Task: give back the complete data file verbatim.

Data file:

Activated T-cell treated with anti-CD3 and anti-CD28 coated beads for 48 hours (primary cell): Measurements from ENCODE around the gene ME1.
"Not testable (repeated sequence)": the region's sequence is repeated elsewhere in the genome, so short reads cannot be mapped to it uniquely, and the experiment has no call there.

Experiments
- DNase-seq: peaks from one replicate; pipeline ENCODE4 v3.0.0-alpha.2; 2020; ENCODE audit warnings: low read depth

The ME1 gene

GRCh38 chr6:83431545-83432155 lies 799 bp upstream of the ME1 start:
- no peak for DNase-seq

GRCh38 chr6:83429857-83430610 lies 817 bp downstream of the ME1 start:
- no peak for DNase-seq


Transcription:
Activated T-cell treated with anti-CD3 and anti-CD28 coated beads for 48 hours (primary cell): Measurements from ENCODE around the gene ME1.
"Not testable (repeated sequence)": the region's sequence is repeated elsewhere in the genome, so short reads cannot be mapped to it uniquely, and the experiment has no call there.

Experiments
- DNase-seq: peaks from one replicate; pipeline ENCODE4 v3.0.0-alpha.2; 2020; ENCODE audit warnings: low read depth

The ME1 gene

GRCh38 chr6:83431545-83432155 lies 799 bp upstream of the ME1 start:
- no peak for DNase-seq

GRCh38 chr6:83429857-83430610 lies 817 bp downstream of the ME1 start:
- no peak for DNase-seq